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MSU Extension Receives Grant for Greenhouse Study
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The grant will fund a project that explores how cover crops can be used to improve nitrogen timing on conventional and organic farms. Inefficient nitrogen application can cause increased emission of the greenhouse gas nitrous oxide and an economic loss to farmers as crops are less robust.


Source: Michigan State University, College of Agriculture and Natural Resources

Contact: Sean Corp at 517-432-1555, ext. 221

 

MSU Extension Receives Grant to Study Effects of Cover Crops on Greenhouse Gas Emissions


Evaluating the effects of cover crops on greenhouse gases, nitrogen availability and carbon accumulation is the focus of a $749,000 grant awarded to a team of Michigan State University (MSU) scientists.

MSU Extension senior district educator and cover crops specialist Dale R. Mutch says the research will be beneficial to farmers and nonfarmers.

“We know that cover crops can improve soil quality, reduce erosion and surface compaction, recycle nutrients and decrease weeds, insects and parasitic nematodes while providing nectaries for beneficial insects,” Mutch says. “Now we want to evaluate their ability to reduce greenhouse gas emissions.”

The grant will fund a project that explores how cover crops can be used to improve nitrogen timing on conventional and organic farms. Inefficient nitrogen application can cause increased emission of the greenhouse gas nitrous oxide and an economic loss to farmers as crops are less robust.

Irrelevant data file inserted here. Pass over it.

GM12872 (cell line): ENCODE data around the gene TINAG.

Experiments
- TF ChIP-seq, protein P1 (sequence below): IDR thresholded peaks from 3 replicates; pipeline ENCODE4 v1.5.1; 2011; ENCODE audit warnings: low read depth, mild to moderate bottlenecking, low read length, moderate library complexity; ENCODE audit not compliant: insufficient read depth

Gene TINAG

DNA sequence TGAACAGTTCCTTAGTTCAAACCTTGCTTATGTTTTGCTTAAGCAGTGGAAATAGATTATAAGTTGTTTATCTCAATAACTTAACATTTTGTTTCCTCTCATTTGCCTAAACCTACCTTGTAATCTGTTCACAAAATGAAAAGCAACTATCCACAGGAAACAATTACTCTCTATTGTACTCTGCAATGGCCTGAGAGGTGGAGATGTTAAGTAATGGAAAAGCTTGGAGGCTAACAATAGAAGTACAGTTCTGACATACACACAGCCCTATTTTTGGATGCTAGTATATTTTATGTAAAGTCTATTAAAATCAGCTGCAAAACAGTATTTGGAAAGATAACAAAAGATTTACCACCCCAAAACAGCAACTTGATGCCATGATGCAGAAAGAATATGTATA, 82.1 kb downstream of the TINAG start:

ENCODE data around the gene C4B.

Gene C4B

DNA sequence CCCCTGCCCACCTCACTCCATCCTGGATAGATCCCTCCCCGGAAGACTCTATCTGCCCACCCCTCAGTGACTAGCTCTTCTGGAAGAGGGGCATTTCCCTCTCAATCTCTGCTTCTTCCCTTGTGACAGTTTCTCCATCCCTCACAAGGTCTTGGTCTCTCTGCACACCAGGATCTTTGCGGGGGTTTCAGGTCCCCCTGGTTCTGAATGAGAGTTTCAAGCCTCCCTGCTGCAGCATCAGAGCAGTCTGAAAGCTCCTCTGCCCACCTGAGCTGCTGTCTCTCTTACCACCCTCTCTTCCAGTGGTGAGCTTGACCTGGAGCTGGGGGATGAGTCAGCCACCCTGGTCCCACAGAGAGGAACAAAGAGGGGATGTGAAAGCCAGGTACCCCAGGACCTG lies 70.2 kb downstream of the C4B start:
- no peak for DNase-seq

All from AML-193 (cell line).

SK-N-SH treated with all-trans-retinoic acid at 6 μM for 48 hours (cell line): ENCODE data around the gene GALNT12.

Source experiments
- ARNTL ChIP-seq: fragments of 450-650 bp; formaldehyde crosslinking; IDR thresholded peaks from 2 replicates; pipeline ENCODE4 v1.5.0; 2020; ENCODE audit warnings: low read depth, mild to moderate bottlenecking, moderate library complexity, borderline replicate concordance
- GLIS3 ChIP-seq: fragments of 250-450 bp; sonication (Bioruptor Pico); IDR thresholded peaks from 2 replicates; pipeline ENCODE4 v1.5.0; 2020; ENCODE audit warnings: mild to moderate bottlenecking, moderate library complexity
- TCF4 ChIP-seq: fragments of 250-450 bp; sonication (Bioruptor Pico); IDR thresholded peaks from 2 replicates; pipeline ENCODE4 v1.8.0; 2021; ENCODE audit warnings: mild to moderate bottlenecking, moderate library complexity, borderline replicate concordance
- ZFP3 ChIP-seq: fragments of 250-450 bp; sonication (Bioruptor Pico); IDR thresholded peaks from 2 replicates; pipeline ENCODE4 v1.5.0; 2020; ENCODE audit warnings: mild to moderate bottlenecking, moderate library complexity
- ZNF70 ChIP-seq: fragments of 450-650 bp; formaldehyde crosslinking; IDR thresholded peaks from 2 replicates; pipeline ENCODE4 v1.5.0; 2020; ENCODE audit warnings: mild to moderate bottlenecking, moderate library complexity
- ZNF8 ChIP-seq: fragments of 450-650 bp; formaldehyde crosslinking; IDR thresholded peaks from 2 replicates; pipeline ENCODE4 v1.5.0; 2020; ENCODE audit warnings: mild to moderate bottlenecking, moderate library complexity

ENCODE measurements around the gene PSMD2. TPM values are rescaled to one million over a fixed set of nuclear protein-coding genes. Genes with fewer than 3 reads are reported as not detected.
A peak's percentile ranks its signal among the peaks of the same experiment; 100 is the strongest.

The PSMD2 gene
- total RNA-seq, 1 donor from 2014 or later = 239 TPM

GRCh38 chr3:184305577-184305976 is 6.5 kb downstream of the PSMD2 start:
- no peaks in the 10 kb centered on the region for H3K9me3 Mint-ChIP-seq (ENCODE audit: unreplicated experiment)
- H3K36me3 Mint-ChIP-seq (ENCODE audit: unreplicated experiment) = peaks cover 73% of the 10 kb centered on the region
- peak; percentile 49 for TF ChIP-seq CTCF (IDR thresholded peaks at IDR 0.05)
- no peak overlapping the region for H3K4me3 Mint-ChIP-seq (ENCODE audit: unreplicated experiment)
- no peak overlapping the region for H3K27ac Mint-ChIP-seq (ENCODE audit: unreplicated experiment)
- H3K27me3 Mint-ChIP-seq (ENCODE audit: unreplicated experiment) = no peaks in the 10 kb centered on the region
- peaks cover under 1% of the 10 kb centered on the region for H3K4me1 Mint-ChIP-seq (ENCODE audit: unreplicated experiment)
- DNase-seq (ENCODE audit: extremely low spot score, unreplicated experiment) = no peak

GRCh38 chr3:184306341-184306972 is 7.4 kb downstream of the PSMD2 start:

Mutch and a team of MSU scientists will examine the impacts of four cover crops over a three-year span at Kellogg Biological Station (KBS). KBS is the university’s largest off-campus education complex and is committed to providing science and ecology education, conserving natural resources, and developing and observing sustainable agriculture research and demonstration projects and practices.

The team will also document cover crop influence on reducing greenhouse gases in a characteristic crop rotation for Michigan farmers. They will use workshops, field days, fact sheets and bulletins to help farmers understand more fully the relationships between cover crops and nitrogen use.

The co-investigator on the project is Dean Baas, research associate at MSU Extension and KBS’ Land & Water Unit. Other investigators include Phil Robertson, University Distinguished Professor in the Department of Crop and Soil Sciences and AgBioResearch scientist; Neville Millar, senior research associate at KBS; and Steve Miller, assistant professor in the Department of Agricultural, Food and Resource Economics. Robertson and Miller are internationally recognized experts on greenhouse gases in agricultural systems.

The grant is one of 23 totaling $19 million awarded by the U.S. Department of Agriculture’s (USDA) National Institute of Food and Agriculture.

“As more and more farmers adopt organic agriculture practices, they need the best science available to operate profitable and successful organic farms,” says Kathleeen Merrigan, agriculture deputy secretary for USDA. “These research and extension projects will give producers the tools and resources to produce quality organic food and boost farm income, boosting the ‘Grown in America’ brand.”

Mutch says fitting cover crops into the corn-soybean-wheat rotation could enhance farmers’ profitability while helping the environment.

“We also hope this research will stimulate an increased interest in organic production in Michigan and throughout the Midwest,” he says.